Friday, April 14, 2017

Lingering With the Loss


He was arrested on Thursday evening. Then came the trials, little more than sham proceedings, because the decision had already been made. 

The troublemaker had to go. Jesus had stirred up the people too much already. 

Little did the Sanhedrin know... the stirring had only just begun.

After the trials came the scourging, which was worse than any beating we can imagine. Metal was embedded in the leather straps with which He, who was so full of mercy, was whipped unmercifully. 

I usually forget about the cistern at Caiaphas' house, but it was a part of the horror, too. 

Somewhere between the trials and beatings and crucifixion, rough ropes were tied around our Savior and He was lowered into a giant stone holding cell. It was there, naked, bleeding, betrayed, denied, exhausted and, in His humanness, probably terrified of the next few hours, that Jesus laid on the ground and waited.

He was waiting to redeem the world by defeating sin and death.

Songwriters like to say, "He was thinking of me," but that's only Western arrogance talking. Are we really so prideful that we believe Jesus looked through eternity to see us, sinners in need of the grace He was pouring out, while He was half-dead on the floor?

No. I doubt that version of events. The terror and torture weren't that romantic. 

I think He was doing what He'd done in the garden a few hours earlier. Still praying, "Not My will, but Thine be done."

If I understand Scripture correctly, Jesus could have summoned an army of angels to release Him and wreak havoc on all of Jerusalem with Sodom-and-Gommorah-style destruction. 

Staying in place, going the distance was an act of His will.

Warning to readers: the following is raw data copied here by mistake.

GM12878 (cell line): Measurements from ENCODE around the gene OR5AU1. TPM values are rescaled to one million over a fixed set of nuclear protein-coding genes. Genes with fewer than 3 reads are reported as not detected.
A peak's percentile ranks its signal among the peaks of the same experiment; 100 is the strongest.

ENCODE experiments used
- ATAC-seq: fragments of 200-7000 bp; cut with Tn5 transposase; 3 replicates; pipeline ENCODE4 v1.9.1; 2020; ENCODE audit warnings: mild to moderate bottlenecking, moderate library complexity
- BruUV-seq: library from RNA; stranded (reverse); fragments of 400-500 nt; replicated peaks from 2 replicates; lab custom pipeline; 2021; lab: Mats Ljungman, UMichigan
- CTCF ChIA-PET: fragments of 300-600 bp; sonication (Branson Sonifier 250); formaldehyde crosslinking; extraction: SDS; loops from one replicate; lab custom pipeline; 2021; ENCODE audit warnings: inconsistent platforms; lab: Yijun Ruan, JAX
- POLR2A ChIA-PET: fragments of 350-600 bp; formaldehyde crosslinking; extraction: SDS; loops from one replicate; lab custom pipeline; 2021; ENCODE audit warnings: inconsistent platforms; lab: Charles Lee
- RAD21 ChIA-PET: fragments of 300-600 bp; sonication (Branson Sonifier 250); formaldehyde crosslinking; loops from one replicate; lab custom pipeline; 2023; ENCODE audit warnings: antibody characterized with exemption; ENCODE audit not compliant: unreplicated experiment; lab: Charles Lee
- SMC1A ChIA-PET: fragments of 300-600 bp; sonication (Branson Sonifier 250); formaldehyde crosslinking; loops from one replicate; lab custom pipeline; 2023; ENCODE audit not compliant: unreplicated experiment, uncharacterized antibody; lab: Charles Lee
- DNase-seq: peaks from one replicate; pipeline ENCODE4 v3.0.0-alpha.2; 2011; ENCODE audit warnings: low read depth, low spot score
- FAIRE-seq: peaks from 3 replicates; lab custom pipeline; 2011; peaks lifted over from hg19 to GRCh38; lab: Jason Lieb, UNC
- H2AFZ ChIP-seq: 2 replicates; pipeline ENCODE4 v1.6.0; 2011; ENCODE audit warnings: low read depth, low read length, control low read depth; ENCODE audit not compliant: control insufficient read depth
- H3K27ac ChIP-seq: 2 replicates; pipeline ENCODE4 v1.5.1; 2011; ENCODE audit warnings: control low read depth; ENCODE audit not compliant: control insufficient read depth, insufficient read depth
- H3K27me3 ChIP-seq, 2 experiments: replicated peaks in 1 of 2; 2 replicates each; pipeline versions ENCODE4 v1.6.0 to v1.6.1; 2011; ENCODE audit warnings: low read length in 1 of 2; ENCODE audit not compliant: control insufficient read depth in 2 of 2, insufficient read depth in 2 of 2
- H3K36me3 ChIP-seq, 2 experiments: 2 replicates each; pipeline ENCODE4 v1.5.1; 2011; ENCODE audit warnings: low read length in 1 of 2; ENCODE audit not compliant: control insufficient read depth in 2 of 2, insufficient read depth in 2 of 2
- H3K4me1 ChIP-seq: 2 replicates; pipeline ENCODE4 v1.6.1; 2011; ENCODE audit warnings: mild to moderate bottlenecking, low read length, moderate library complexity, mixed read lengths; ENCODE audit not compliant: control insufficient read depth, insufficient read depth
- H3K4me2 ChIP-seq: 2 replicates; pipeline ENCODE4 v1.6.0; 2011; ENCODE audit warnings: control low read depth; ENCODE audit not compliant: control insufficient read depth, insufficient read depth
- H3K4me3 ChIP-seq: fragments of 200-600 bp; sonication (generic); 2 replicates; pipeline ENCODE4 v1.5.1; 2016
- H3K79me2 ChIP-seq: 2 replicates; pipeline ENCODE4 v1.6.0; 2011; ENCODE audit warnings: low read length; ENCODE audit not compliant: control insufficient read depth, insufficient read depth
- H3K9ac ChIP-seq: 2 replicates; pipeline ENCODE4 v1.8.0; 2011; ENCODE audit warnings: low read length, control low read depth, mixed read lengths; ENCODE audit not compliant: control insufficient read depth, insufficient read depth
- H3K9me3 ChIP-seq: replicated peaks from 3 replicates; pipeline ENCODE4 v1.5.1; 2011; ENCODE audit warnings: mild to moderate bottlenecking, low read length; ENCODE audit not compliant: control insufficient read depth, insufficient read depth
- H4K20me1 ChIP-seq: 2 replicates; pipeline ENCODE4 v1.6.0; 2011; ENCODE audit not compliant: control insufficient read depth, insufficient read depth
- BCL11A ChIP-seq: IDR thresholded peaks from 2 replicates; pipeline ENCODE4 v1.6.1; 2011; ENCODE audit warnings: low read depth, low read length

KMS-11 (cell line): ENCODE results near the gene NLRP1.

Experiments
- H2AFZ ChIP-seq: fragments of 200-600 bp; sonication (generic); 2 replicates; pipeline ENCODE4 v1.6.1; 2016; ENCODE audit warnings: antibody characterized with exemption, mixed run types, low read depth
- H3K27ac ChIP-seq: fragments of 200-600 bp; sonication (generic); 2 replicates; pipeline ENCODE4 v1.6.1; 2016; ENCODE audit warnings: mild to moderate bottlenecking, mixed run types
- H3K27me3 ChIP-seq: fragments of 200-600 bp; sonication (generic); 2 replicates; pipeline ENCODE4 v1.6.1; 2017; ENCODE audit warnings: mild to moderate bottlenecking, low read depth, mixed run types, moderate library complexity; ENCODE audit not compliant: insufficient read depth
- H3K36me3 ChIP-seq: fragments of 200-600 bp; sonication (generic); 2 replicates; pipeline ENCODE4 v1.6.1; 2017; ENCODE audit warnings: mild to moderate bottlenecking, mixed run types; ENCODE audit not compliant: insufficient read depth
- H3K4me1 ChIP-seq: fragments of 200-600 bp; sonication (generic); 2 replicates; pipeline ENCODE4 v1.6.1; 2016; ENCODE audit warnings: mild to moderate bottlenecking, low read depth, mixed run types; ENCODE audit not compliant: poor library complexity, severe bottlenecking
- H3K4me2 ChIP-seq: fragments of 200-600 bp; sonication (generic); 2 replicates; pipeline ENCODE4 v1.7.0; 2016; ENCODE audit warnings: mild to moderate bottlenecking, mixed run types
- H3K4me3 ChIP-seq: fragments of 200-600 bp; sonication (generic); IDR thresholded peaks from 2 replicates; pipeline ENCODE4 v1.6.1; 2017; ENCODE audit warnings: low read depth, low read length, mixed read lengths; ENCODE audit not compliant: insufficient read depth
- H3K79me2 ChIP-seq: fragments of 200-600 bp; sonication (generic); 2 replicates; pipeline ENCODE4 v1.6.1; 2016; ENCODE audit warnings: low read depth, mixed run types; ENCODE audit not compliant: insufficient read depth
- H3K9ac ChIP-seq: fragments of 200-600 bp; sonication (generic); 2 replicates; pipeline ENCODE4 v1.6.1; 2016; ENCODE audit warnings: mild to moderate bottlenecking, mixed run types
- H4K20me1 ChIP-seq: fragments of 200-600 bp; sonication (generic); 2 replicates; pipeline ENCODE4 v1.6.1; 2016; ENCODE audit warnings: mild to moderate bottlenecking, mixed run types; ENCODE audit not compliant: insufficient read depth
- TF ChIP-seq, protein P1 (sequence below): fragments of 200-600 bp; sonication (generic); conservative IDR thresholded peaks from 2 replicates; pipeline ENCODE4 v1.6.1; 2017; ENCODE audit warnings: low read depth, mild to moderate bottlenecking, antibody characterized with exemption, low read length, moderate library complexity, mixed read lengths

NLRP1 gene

He didn't have to stay for the cross, but He did.

I wonder where his mother was during His time in Caiphas' stone hole. I'd have been in a corner of the courtyard, waiting to see what terror would come next, praying that God would miraculously intervene. 

I'd have pondered the words of the angel more than three decades earlier...

"Hail, favored one. The Lord is with you...
He will reign over the house of Jacob forever...
For nothing will be impossible with God..." 
                                 Luke 1:28, 33, 37

I'd have been filled with questions, and Mary probably was, too. If nothing is impossible with God, where is He now? What kind of reign is this, God? 

At some point, the prophecy of Simeon in the temple when Jesus was just a baby in her arms must have come back to her. 

"And a sword will pierce your own soul..."
                 Luke 2:37

During that long night, as they waited for dawn, Mary must have felt that sword piercing over and over again.

First light finally came, and the crucifixion began. 

Jesus was lifted out of the pit. The cross was strapped onto Him and He was forced to walk down the hill from Caiphas' house, across the Kidron valley, and probably through the streets of Jerusalem, to Golgatha. 

It's a long, hard walk when you've been beaten nearly to death and you're carrying a cross, but He did it. Finally, Simon the Cyrene was drafted to help with the cross, but Jesus did the walking alone.

When it didn't seem like it could get any worse, it did. 

Along the roadside by Golgatha, where everyone entering Jerusalem would see Him, Jesus was secured to the wooden beams and the base of that torturous wooden cross was lowered into the ground. 

Jesus and His cross were lifted into the air. He was visible for miles around.

"And I, when I am lifted up from the earth, 
will draw all people to myself." 
John 12:32 niv

His followers probably remembered what He'd said and wondered, "How can He draw men to Himself now?"

It was the longest day of their lives, for Jesus and His followers. He was in agony. Real, unrelenting, gut-wrenching agony. It was horrid to watch but even more horrid to experience.

God suffering at the hands of the men and women He'd loved...

Before that day came to an end and the Sabbath began, Jesus died. All the hopes and dreams of followers who thought He would be king died with Him. 

And then the tomb...

That's where Good Friday, the blackest day in history, ends. We can only call it Good because we know what comes after, but, for today, let's hold here in the agony. 

Let's linger with the loss.

Perhaps, if we pause long enough to comprehend that most terrible day, we'll be better prepared to celebrate what's coming, more thankful for what He did.

Sunday's coming... but first, the cross.
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